The chain rule is similar to the product rule and the quotient rule, but it deals with differentiating compositions of functions. If we recall, a composite function is a function that contains another function:
The Formula for the Chain Rule
The capital F means the same thing as lower case f, it just encompasses the composition of functions. As a motivation for the chain rule, let's look at the following example:
This function would take a long time to factor out and find the derivative of each term, so we can consider this a composite function. The two functions would look like this:
Notice that substituting g(x) for g in f(x) would yeild the original function. We will see that after differentiating, we will then substitute g(x) back in for g.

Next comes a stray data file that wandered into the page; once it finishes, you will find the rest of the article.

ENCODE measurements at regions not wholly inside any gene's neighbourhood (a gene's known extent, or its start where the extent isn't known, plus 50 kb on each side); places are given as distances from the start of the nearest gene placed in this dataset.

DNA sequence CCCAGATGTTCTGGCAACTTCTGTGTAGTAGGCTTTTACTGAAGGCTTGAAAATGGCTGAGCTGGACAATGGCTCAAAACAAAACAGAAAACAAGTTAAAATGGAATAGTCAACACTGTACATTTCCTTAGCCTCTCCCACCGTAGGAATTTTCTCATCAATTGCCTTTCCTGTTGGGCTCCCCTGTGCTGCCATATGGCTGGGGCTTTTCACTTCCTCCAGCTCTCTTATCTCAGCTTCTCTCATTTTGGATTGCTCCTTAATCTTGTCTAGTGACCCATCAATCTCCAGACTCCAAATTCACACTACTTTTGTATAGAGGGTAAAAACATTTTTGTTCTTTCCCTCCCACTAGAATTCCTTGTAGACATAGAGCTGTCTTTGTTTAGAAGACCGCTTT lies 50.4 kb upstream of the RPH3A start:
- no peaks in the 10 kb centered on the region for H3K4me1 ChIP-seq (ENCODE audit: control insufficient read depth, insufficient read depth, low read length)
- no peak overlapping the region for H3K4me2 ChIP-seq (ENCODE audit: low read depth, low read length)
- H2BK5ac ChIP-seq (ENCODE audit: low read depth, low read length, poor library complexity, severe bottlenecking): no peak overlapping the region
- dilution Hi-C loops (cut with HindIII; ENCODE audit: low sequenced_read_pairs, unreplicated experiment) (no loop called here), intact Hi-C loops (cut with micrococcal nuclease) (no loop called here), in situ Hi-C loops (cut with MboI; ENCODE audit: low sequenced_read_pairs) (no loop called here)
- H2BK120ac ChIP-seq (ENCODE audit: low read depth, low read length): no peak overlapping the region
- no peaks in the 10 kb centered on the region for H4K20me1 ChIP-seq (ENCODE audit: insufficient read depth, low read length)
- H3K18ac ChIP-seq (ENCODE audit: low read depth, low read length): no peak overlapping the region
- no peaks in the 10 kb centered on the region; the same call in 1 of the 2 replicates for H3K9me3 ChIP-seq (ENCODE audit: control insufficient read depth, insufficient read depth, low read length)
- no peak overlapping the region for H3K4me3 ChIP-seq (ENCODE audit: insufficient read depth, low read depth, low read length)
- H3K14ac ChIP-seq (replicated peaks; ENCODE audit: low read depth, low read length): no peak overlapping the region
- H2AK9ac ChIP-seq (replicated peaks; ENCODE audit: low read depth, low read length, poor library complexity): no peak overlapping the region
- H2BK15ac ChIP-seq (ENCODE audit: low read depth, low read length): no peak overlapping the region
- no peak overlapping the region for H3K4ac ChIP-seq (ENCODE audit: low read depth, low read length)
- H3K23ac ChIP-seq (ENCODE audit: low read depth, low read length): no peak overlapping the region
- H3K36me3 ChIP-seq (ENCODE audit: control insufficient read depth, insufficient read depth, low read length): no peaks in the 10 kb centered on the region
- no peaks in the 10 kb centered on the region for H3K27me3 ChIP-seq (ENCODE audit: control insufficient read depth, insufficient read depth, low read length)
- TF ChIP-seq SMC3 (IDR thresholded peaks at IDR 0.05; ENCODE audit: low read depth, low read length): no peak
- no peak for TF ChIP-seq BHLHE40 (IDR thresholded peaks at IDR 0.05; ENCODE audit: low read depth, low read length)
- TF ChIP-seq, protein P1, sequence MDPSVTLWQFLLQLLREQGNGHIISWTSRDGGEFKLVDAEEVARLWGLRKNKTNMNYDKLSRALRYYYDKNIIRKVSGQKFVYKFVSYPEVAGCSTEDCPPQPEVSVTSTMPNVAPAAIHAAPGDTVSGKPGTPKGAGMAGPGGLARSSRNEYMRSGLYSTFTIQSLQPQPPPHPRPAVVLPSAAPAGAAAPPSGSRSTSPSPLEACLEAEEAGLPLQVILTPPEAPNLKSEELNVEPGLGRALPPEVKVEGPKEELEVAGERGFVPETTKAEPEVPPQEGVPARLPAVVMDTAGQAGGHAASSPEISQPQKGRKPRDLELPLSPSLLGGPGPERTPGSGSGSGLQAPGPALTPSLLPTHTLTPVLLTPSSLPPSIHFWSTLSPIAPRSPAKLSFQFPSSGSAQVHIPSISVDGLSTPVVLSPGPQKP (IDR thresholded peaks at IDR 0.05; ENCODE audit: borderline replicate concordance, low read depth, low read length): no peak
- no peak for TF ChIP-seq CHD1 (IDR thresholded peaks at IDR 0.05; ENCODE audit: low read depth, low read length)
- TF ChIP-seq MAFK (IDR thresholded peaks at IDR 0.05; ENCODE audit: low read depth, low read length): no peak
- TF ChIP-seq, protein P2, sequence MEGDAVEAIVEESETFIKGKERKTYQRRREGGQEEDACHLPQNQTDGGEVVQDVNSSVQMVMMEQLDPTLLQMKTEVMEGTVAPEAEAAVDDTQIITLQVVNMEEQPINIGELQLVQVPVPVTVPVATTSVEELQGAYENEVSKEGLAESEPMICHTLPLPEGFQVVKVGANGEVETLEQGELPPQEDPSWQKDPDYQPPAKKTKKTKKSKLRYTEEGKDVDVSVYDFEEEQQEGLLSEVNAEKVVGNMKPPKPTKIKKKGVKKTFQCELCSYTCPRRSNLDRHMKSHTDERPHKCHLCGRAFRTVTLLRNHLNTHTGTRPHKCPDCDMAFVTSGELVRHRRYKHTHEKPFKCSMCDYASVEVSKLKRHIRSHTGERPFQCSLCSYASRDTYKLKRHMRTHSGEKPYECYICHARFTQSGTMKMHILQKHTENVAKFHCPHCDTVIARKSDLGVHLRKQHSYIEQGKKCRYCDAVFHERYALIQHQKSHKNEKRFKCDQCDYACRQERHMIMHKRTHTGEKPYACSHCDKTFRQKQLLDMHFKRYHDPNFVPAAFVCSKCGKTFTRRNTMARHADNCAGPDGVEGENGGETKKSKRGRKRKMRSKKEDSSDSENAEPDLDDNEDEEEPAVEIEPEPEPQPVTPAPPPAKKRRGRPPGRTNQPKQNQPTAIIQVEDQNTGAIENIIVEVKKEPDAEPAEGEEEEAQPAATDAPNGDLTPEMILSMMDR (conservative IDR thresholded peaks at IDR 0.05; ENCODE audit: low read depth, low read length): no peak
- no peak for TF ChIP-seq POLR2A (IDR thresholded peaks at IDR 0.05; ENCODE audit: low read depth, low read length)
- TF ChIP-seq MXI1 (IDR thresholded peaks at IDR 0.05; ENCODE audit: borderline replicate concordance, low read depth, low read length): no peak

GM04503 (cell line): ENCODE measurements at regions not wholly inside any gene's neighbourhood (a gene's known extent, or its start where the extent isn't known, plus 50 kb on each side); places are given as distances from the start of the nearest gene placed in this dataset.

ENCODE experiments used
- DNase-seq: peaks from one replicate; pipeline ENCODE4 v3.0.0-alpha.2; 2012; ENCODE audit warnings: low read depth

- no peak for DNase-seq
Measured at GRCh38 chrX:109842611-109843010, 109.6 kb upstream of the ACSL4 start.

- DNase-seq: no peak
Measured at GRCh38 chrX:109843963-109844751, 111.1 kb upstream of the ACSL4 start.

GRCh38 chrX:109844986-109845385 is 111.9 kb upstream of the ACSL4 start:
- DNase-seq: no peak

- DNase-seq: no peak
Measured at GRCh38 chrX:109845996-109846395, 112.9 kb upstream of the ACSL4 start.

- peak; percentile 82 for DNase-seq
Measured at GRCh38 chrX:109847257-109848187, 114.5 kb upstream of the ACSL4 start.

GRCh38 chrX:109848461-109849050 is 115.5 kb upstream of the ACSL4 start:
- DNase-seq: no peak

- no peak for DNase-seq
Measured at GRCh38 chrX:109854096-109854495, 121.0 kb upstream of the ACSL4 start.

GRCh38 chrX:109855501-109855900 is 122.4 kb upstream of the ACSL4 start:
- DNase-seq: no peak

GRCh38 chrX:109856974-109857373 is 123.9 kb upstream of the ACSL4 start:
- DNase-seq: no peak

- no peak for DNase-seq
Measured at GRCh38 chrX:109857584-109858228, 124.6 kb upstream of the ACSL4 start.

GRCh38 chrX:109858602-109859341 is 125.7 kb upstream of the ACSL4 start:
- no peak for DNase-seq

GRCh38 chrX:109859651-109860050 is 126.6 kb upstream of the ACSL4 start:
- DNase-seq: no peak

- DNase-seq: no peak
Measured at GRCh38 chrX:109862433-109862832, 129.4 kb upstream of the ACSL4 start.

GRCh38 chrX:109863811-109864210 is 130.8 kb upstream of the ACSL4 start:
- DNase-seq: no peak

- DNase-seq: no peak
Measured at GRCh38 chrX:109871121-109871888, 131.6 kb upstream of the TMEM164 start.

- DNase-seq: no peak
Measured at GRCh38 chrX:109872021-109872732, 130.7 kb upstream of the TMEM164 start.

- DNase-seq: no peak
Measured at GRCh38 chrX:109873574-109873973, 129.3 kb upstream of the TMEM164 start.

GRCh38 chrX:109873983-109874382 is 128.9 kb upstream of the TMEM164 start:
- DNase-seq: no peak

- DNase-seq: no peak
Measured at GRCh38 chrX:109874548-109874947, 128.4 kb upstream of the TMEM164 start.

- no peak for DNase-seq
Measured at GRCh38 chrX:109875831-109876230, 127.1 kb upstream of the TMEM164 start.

So the composite function would be
Now, we can use the chain rule, which is defined by taking the derivative of outside function times the inside function, and multiplying it by the derivative of the inside function:
Using this rule, we have:
Let's do another example.
(2) Differentiate the following function:
We define the inside and outside function to be
Then, the derivative of the composition will be as follows:
Think of the chain rule as a process. The derivative of the composite function is the derivative of the outside function times the derivative of the inside function.